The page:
Sadly, this approach is almost completely abandoned with the integrated mathematics (previously Math I, II, III, and IV; now coordinate algebra, analytic geometry, and so on) curriculum adopted by the state of Georgia five years ago. Although Georgia recently gave systems the option of returning to a more traditional (Euclidean) approach to mathematics, most stayed with the integrated math.
As most in Georgia well know, this type of curriculum integrates several different topics (namely algebra, geometry, and statistics/probability) throughout each year of high school math.
For example, currently, most freshmen in Georgia take coordinate algebra. This course consists of six units. The first three units are algebraic. They involve things like writing and solving linear equations and inequalities, solving systems of linear equations, graphing linear and exponential functions, using function notation and language, calculating rate of change (slope), and working with arithmetic and geometric sequences.
Unit four is a statistic unit which involves representing data in a variety of ways. Unit 5 involves transforming (rotate, reflect, translate) polygons in the coordinate plane. In Unit 6, students “prove” (a vague, and as far as I’m concerned, inaccurately used term) geometric theorems algebraically.
Note the jump from algebra to stats and then to geometry. The course has little logical flow. For the most part, new topics are not arrived at from previous ones. In other words, the axiomatic approach is almost completely ignored.
I returned to the public schools from several years in a private school just as Georgia made the switch to this integrated approach. I knew there was going to be trouble when, during a professional development opportunity to help prepare us to teach the new math, a visiting college professor noted that, with this new curriculum, we were “not going to be able to do much axiomatic development.”
Also, a good deal of the time is spent reviewing concepts “learned” in middle school. For example, at the beginning of the stats unit, many teachers have to review things like measures of central tendency (mean, median, and mode). In the geometry units, students often have to be reminded about angles with parallel lines and the sum of the angles of a triangle.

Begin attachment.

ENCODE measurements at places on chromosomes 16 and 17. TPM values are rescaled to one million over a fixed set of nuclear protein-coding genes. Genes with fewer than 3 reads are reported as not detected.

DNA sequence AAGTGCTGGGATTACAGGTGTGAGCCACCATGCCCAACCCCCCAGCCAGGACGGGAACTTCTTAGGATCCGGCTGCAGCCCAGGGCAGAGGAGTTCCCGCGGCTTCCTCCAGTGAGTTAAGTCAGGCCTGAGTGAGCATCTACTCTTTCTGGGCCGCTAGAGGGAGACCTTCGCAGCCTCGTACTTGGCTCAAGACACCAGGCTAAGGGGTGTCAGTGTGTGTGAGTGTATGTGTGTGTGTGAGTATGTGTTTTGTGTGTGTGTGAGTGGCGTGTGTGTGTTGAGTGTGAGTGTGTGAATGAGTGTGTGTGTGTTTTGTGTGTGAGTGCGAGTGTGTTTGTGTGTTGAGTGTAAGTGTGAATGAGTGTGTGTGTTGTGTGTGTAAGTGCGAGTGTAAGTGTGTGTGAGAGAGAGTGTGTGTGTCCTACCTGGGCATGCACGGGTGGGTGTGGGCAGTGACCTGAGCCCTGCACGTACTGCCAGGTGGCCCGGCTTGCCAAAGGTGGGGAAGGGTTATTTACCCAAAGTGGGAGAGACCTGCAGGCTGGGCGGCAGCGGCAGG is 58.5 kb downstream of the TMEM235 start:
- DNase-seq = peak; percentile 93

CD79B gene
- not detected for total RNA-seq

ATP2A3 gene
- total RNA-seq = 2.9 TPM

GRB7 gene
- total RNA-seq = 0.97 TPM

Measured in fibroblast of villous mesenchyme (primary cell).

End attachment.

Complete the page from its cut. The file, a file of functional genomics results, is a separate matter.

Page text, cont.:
Much of the decision to go to an integrated math was based on the fact that most countries outside the U.S. use such an integrated approach. (This point is also made in the Appendix of the mathematics standards in Common Core.) Georgia modeled its integrated math after the Japanese mathematics curriculum.
It is noteworthy that, of the four mathematics “Pathways” that Common Core provides (see the Appendix), two are for the integrated math approach. This is the case even though Georgia is the only state in the U.S. that has an integrated mathematics curriculum. (New York has, for the most part, abandoned its integrated math.)
Why would Common Core provide curriculum direction for an approach to mathematics that is almost never used in the U.S.? I believe that it is because of the international appeal of the integrated approach and the desire by many on the left to make us more like other nations.
Don’t get me wrong: I’m not saying that every mathematics course in Georgia (or other states) high schools should be replete with rigorous proofs, but I think it benefits all concerned when the curriculum is laid out in a manner such that, for the most part, one topic logically flows (and proof could be incorporated) from the previous topic. This should be the case at least for college prep courses.
And certainly all students do not belong in such courses — which presents another flaw in Georgia’s curriculum that many across the country, including President Obama, seems to have bought into: virtually every high school student must take college prep mathematics.
Lastly, if the integrated approach is best, why don’t our highest institutions of learning use it? I know of not one college or university that does so. With few exceptions, and whether the course is online or traditional, it is time that Georgia’s (or any other state considering such a change) secondary schools abandon integrated mathematics.
By Trevor Grant Thomas
Thomas is a Conservative Christian commentator on everything from politics to science to faith.